After twenty hours on a charter bus our group of six LVEJO member arrived in Manhattan excited to march in the historic Peoples Climate March. As an organization that serves a frontline environmental justice community, LVEJO was invited to stand at the front of the march with other environmental justice communities. Because our bus was late, we had to hustle but we eventually made it all the way to the frontline section. Moving through the thousands of people in the streets we saw diverse faith communities and organized labor marching behind indigenous peoples and frontline communities.
It was truly amazing to see frontline communities of people of color, youth, and low income whites lead nearly 400,000 people in a spirited marched aimed at elevating the call for an economy that truly serves the people and the planet. Anahi Tapia , an LVEJO volunteer, reflected “The entire scene depicted a beautifully vivid and legendary image of our power.”
LVEJO board president Mauricio Roman also mentioned that the People’s Climate March and the Flood Wall Street action were staged in the perfect setting as New York is the financial capital of the world. Roman noted, “To have over 400k people marching and rallying for Climate Justice in Manhattan should be a notice to the multinationals and governments that exploit Mother Earth.”
The following day LVEJO participated in the Peoples Climate Summit at the New School. We listened to amazing organizers from around the world discuss the alignment of their efforts and the urgency of supporting frontline and indigenous communities. Hilario Vega explained, “Having the chance to meet and hear the stories of those affected by climate change out here in New York has brought forth the human aspect when dealing with the issue of climate justice. My experiences have reminded me that people are more than merely statistics, maps, and charts.”
During the evening, LVEJO community organizers and volunteers attended the “Colonialism and Climate Justice: Indigenous World View panel. At this extraordinary event indigenous women shared the impact that the expansion of the fossil fuel and extreme energy development has had in their communities. It was a truly powerful conversation and the musical performances were breathtaking. According to Viviana Moreno, LVEJO’s climate adaptation organizer, “The panel extended beyond the usual academic format as these resilient and empowering group of women decolonized the space through the powers of music storytelling, comedy, prayers, and breathing exercises.”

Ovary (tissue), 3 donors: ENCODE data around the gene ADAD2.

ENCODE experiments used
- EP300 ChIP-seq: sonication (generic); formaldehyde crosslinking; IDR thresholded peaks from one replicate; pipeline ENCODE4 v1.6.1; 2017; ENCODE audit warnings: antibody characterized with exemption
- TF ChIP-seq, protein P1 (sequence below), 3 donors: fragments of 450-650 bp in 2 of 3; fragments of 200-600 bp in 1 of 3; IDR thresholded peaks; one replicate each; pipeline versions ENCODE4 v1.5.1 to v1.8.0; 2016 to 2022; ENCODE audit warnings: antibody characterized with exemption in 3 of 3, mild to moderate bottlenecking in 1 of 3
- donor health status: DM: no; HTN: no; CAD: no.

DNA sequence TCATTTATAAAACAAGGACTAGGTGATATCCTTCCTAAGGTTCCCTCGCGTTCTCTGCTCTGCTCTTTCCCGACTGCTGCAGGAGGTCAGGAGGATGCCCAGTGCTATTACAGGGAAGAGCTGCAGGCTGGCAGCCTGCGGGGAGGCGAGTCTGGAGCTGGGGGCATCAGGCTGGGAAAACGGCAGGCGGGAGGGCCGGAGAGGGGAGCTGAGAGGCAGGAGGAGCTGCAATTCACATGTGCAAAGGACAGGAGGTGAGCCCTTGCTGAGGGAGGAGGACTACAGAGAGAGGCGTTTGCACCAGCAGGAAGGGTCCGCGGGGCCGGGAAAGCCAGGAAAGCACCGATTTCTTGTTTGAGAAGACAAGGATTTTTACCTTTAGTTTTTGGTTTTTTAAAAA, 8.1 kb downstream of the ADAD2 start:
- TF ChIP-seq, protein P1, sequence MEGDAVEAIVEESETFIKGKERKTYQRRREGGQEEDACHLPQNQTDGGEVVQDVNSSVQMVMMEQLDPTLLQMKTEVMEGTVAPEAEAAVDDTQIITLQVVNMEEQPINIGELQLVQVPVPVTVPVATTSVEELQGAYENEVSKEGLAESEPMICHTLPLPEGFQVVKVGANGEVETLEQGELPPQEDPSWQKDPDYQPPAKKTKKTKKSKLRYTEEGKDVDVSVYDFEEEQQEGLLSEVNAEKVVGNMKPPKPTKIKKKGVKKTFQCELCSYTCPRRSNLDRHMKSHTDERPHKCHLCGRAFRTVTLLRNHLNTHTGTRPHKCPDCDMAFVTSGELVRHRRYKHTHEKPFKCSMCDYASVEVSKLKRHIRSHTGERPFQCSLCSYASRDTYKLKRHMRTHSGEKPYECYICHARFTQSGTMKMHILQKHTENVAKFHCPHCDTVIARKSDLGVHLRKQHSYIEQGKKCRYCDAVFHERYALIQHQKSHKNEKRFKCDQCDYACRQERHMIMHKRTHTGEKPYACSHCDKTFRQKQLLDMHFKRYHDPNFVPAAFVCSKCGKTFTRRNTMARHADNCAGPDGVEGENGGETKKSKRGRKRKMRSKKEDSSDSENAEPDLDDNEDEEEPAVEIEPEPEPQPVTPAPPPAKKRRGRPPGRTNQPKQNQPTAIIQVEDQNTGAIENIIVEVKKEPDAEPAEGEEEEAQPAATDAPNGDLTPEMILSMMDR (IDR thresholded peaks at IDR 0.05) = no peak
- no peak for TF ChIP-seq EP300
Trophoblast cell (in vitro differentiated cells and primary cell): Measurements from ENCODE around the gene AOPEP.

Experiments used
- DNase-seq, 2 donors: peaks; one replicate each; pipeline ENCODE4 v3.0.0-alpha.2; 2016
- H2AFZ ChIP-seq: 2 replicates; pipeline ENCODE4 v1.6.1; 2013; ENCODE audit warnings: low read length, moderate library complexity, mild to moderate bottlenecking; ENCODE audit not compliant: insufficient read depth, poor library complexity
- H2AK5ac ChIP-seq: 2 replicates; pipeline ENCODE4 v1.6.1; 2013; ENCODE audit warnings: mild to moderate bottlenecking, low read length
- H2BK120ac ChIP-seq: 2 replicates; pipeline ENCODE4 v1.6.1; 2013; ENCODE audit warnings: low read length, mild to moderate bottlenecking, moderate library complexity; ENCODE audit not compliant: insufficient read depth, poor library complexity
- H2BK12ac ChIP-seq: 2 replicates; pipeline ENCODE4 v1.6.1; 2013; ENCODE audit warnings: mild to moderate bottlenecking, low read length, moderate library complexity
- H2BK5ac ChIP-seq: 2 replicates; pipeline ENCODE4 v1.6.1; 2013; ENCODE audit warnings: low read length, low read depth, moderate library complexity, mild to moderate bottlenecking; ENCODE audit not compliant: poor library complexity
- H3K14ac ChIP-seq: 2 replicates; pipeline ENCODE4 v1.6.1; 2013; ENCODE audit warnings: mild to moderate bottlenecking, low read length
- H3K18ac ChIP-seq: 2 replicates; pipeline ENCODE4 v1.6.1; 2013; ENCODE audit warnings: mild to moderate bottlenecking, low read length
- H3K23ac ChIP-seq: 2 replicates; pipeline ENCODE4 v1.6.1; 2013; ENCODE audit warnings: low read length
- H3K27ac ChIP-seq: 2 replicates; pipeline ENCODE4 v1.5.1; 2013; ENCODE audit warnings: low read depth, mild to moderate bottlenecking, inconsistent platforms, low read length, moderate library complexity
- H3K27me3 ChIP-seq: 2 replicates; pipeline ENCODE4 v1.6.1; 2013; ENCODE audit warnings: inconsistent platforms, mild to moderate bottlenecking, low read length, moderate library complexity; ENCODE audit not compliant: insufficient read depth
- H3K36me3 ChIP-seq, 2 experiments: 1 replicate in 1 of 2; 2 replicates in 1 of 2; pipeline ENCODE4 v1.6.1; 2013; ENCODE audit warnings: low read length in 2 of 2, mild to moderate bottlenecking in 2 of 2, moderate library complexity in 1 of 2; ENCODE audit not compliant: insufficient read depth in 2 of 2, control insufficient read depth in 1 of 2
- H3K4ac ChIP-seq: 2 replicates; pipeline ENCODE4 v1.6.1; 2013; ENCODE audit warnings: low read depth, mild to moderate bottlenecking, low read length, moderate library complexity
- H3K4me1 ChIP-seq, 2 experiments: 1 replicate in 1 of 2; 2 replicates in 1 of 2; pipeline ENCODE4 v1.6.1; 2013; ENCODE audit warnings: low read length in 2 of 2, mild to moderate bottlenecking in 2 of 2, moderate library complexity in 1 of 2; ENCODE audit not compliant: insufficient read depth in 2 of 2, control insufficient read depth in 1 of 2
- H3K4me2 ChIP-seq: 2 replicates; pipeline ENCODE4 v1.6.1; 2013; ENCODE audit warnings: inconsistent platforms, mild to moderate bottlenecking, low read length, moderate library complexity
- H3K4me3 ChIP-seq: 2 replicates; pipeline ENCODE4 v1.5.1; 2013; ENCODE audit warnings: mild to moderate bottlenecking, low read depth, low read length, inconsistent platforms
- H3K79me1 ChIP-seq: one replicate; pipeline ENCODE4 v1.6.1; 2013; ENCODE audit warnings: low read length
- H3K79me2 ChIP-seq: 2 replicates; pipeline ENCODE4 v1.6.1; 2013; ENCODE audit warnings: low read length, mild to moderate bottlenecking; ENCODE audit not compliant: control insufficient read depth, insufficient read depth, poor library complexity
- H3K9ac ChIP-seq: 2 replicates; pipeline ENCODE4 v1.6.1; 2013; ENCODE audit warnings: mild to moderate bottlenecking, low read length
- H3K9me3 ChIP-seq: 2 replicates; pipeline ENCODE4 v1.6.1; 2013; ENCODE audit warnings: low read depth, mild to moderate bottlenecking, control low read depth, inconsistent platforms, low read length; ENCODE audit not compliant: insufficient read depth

On the final day of the People Summit, representatives of the Climate Justice Alliance held an action at the United Nations and delivered a strong message to the government leaders meeting at the UN. “Despite a heightened police presence, leaders from the Our Power Campaign were able to lift a banner and read a powerful letter that denounced the false solutions to climate change so often proposed by governments throughout the world. We know that our presence and message resonated inside the UN,” explained LVEJO Executive Director Antonio Lopez.
During our three days in New York, we learned so much and met many amazing organizers. Anahi was really moved by the convening and mentioned, “As a participant of the Peoples Climate March and a person who knows very little about the topic, I can attest this rally as well as the summit panels were empowering. The Peoples Climate March and Summit helped me connect how the climate crisis intertwines with labor issues, health issues and even immigration issues.”
The local New York City environmental organizations and the Climate Justice Alliance and allies deserve incredible recognition for their tireless efforts that culminated in such historic marches, actions, and dialogues. We also want to thank the individual donors, Voces Verdes, and the Cricket Island Foundation for providing the funds that made our trip to New York possible.
Whose Power – Our Power!